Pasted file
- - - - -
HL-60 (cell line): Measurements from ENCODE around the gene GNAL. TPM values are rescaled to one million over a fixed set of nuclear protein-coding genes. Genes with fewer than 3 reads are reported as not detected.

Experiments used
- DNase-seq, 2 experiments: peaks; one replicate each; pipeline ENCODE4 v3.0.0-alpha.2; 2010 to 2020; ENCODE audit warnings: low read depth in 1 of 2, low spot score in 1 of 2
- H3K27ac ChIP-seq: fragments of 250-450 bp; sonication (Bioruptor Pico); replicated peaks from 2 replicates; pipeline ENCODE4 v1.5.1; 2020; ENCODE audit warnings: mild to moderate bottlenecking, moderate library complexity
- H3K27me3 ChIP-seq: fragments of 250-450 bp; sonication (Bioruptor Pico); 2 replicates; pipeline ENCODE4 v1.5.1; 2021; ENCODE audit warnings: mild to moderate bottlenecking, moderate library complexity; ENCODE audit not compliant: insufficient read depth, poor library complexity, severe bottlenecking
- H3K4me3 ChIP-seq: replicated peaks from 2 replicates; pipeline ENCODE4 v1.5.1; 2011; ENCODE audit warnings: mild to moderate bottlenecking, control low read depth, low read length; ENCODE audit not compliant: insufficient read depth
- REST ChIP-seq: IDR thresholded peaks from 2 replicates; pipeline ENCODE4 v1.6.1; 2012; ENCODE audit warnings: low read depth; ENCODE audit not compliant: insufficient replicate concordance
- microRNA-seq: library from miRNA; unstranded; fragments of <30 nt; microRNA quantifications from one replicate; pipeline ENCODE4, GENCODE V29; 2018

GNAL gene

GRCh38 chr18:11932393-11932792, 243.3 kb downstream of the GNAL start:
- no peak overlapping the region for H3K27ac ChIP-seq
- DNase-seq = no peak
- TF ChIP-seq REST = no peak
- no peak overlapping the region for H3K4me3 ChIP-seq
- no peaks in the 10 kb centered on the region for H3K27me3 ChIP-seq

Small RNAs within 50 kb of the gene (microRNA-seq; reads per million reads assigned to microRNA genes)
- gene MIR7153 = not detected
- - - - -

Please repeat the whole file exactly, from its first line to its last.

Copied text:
HL-60 (cell line): Measurements from ENCODE around the gene GNAL. TPM values are rescaled to one million over a fixed set of nuclear protein-coding genes. Genes with fewer than 3 reads are reported as not detected.

Experiments used
- DNase-seq, 2 experiments: peaks; one replicate each; pipeline ENCODE4 v3.0.0-alpha.2; 2010 to 2020; ENCODE audit warnings: low read depth in 1 of 2, low spot score in 1 of 2
- H3K27ac ChIP-seq: fragments of 250-450 bp; sonication (Bioruptor Pico); replicated peaks from 2 replicates; pipeline ENCODE4 v1.5.1; 2020; ENCODE audit warnings: mild to moderate bottlenecking, moderate library complexity
- H3K27me3 ChIP-seq: fragments of 250-450 bp; sonication (Bioruptor Pico); 2 replicates; pipeline ENCODE4 v1.5.1; 2021; ENCODE audit warnings: mild to moderate bottlenecking, moderate library complexity; ENCODE audit not compliant: insufficient read depth, poor library complexity, severe bottlenecking
- H3K4me3 ChIP-seq: replicated peaks from 2 replicates; pipeline ENCODE4 v1.5.1; 2011; ENCODE audit warnings: mild to moderate bottlenecking, control low read depth, low read length; ENCODE audit not compliant: insufficient read depth
- REST ChIP-seq: IDR thresholded peaks from 2 replicates; pipeline ENCODE4 v1.6.1; 2012; ENCODE audit warnings: low read depth; ENCODE audit not compliant: insufficient replicate concordance
- microRNA-seq: library from miRNA; unstranded; fragments of <30 nt; microRNA quantifications from one replicate; pipeline ENCODE4, GENCODE V29; 2018

GNAL gene

GRCh38 chr18:11932393-11932792, 243.3 kb downstream of the GNAL start:
- no peak overlapping the region for H3K27ac ChIP-seq
- DNase-seq = no peak
- TF ChIP-seq REST = no peak
- no peak overlapping the region for H3K4me3 ChIP-seq
- no peaks in the 10 kb centered on the region for H3K27me3 ChIP-seq

Small RNAs within 50 kb of the gene (microRNA-seq; reads per million reads assigned to microRNA genes)
- gene MIR7153 = not detected